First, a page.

Orillia Home Inspector

History

The Village of Orillia was incorporated in 1867 (sharing the same birthyear as Canada), became a town in 1875, and was designated a city in 1969. The City of Orillia is located on the shores of two connected lakes: Lake Simcoe and Lake Couchiching. Both lakes are part of the Trent-Severn Waterway. Travel north on Lake Couchiching, then through three locks and the only marine railway in North America leads to Georgian Bay on Lake Huron. Travel south-east across Lake Simcoe, through many locks (including two of the highest hydraulic lift locks in the world) eventually leads to Lake Ontario. From either of these Great Lakes one can connect to the St. Lawrence and thence to the Atlantic Ocean. The human history of the region extends back several thousand years: in the “Narrows”, a small waterway that connects Lake Couchiching and Lake Simcoe, there is marine archaeological evidence of ancient fishing weirs used by Huron and Iroquois people to trap fish over 4,000 years ago. Also, there are several archaeological sites in the surrounding area that provide evidence of trading, fishing, and hunting camps that were visited for hundreds of years by indians. Also of historical note, the famed French explorer Samuel de Champlain visited the area that would later become Orillia in the early 1600s. Ecole Samuel de Champlain, a local francophone elementary school, is named in his honour. A monument to Samuel de Champlain can also be found in Couchiching Park, and is a National Historic Site. In Stephen Leacock’s 1912 book Sunshine Sketches of a Little Town, Orillia was used as the basis for the fictional town known as “Mariposa”, although Leacock stated that the fictional town could really be any town. The book was based on Leacock’s experiences in the town and the city has since the book’s release attempted to mimic the fictional location in as many ways as possible. The Stephen Leacock Museum, located in Orillia, is a National Historic Site. William E. Bell’s 1989 novel Five Days of the Ghost was also set in Orillia, with many readers recognizing popular local spots, including the Guardian Angels Catholic Church, the Samuel de Champlain statue in Couchiching Park as well as Big Chief Island in the middle of Lake Couchiching. Orillia was the first municipality in North America to introduce daylight saving time and had the first municipal hydro electric transmission plant in North America.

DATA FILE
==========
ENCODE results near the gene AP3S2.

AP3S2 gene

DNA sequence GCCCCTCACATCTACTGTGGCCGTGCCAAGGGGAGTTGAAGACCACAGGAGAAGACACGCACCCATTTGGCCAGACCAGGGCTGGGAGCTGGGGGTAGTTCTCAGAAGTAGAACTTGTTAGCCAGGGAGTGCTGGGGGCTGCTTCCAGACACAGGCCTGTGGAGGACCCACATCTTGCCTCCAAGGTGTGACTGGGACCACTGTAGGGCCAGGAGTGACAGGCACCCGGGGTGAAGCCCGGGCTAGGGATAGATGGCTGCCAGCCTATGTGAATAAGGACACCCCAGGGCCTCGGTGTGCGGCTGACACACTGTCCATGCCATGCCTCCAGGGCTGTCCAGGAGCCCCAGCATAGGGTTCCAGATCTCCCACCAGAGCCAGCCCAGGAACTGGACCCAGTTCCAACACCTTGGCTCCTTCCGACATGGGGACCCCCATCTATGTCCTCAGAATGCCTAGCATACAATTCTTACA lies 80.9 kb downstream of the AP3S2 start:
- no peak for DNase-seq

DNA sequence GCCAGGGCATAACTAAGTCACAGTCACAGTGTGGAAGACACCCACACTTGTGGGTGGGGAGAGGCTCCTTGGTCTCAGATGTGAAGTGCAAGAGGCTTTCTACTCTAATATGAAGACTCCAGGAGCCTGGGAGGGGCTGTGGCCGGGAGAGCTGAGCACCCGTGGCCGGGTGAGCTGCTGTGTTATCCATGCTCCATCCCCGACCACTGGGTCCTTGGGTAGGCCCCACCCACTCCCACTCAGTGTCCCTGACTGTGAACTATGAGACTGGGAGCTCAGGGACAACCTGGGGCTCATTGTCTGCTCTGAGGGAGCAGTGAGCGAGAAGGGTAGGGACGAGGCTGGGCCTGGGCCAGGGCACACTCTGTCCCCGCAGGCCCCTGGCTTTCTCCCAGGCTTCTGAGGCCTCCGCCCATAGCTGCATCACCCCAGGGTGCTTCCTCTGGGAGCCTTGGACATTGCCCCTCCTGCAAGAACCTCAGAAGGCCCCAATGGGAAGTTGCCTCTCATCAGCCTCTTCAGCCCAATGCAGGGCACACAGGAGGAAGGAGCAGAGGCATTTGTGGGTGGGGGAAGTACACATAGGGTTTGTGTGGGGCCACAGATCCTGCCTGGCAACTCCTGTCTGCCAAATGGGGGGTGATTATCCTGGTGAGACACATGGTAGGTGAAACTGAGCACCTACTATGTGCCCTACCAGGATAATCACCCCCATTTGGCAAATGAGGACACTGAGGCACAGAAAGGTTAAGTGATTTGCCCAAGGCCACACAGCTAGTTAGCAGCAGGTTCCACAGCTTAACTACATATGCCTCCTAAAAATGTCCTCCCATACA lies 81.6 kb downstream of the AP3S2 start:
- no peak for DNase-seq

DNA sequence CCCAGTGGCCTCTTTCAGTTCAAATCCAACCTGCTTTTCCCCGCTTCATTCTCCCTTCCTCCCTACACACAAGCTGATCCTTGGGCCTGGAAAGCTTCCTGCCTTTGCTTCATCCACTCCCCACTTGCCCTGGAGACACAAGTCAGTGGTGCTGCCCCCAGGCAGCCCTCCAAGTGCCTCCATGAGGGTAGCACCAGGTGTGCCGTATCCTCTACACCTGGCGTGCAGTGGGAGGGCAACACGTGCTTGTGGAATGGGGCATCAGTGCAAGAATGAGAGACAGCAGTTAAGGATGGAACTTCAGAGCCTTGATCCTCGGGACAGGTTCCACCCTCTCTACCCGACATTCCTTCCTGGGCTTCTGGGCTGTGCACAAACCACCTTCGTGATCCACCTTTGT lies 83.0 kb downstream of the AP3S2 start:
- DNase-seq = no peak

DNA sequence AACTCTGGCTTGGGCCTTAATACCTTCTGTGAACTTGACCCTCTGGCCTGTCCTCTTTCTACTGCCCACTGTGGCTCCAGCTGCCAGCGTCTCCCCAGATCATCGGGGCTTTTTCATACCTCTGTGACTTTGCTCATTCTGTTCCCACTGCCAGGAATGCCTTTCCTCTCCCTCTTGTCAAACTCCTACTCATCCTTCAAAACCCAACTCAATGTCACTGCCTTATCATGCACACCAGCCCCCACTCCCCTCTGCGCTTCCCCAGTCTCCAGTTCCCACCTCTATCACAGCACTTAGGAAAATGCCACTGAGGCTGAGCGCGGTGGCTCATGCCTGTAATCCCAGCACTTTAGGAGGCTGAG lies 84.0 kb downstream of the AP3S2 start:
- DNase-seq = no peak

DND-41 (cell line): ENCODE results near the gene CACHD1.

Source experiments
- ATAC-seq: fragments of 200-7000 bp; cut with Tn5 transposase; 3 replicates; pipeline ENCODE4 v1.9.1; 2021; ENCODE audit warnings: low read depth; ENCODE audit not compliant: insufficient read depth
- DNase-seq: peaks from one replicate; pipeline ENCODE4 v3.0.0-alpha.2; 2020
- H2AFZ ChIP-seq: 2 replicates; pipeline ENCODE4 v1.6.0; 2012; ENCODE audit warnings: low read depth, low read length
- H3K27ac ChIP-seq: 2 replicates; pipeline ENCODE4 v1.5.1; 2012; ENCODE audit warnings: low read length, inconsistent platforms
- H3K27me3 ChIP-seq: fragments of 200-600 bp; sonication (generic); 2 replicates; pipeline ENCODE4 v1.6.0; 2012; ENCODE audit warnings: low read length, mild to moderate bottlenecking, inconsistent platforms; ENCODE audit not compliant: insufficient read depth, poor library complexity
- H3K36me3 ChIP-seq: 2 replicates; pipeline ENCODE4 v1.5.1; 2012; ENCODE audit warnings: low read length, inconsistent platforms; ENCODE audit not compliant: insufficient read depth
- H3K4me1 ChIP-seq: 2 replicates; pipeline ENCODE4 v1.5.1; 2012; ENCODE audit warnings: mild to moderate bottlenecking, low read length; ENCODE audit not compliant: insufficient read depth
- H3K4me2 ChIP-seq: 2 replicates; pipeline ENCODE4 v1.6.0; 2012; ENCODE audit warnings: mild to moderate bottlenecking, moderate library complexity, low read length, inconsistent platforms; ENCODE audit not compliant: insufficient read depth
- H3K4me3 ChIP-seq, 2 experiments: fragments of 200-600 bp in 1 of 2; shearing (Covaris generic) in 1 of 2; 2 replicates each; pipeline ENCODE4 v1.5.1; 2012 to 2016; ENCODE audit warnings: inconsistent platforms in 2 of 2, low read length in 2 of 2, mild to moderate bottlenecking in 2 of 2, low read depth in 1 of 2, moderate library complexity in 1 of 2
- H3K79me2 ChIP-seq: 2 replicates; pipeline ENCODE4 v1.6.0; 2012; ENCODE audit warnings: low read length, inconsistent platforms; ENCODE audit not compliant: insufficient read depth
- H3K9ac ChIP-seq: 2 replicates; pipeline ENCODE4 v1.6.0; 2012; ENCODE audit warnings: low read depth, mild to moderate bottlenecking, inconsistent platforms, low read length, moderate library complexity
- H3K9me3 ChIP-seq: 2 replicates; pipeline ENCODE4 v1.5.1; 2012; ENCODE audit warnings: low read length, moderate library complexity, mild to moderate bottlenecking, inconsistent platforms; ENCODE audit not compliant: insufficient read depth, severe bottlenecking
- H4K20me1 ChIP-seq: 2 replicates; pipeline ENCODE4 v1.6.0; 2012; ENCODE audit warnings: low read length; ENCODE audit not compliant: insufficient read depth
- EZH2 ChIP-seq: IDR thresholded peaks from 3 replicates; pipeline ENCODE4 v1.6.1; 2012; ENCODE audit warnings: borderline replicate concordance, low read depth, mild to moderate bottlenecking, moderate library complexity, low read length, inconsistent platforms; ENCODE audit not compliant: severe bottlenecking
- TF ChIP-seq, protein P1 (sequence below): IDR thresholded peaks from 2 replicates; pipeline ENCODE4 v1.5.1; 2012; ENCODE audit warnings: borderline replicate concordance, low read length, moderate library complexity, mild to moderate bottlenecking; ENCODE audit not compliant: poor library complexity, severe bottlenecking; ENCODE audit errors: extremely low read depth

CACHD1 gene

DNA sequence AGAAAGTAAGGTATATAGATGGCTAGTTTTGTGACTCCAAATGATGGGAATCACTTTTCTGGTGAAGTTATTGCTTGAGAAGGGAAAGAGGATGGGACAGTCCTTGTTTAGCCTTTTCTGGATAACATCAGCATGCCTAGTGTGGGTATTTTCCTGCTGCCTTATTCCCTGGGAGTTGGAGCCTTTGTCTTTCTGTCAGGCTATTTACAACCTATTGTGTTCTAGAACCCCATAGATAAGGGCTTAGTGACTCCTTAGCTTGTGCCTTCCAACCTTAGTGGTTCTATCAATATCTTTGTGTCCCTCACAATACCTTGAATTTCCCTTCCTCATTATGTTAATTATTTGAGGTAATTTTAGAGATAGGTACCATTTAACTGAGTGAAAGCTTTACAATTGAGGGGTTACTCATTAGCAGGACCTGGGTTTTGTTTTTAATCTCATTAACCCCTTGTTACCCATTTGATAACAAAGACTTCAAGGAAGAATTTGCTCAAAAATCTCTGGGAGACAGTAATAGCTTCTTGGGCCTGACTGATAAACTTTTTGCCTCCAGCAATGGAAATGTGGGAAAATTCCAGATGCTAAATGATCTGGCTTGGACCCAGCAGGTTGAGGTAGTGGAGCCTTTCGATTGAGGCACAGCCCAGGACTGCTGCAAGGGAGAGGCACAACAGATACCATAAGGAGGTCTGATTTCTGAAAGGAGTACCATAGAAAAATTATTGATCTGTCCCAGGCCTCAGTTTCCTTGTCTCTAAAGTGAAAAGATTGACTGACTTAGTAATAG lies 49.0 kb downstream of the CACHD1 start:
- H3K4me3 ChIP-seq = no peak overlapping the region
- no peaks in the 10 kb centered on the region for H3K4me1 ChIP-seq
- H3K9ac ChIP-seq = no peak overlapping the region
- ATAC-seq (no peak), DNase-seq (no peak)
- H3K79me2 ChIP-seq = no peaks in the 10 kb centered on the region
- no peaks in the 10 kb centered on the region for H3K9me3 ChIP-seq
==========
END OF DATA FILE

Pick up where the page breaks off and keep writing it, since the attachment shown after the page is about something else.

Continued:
Name of Orillia The first recorded use of the name to describe the region, which until then had no officially sanctioned designation, was in 1820 when the name was given in York, Upper Canada by then Lieutenant-Governor Sir Peregrine Maitland, Maitland was a veteran of the British campaign against the French in Spain, called the Peninsular War, during the Napoleonic Wars where he served under the command of Wellington. While there are no records clearly indicating the reason for the name Orillia, the most common explanation holds that the name originates in the Spanish, “orilla,” which can mean the shore of either a lake or river. The Spanish pronunciation sounds much like, “oreeya,” and since the word itself is spelled almost identically to Orillia, without the second, “i,” it has come to be commonly accepted as the source word for the city’s name. Further backing the theory of a Spanish origin are the names of surrounding communities and landmarks, which include Oro for gold, Mariposa for butterfly, and Mono for monkey. Historical documents contain a second spelling of the name which was never officially recognised, Aurelia, which when pronounced sounds similar to the name and is considered a clerical error.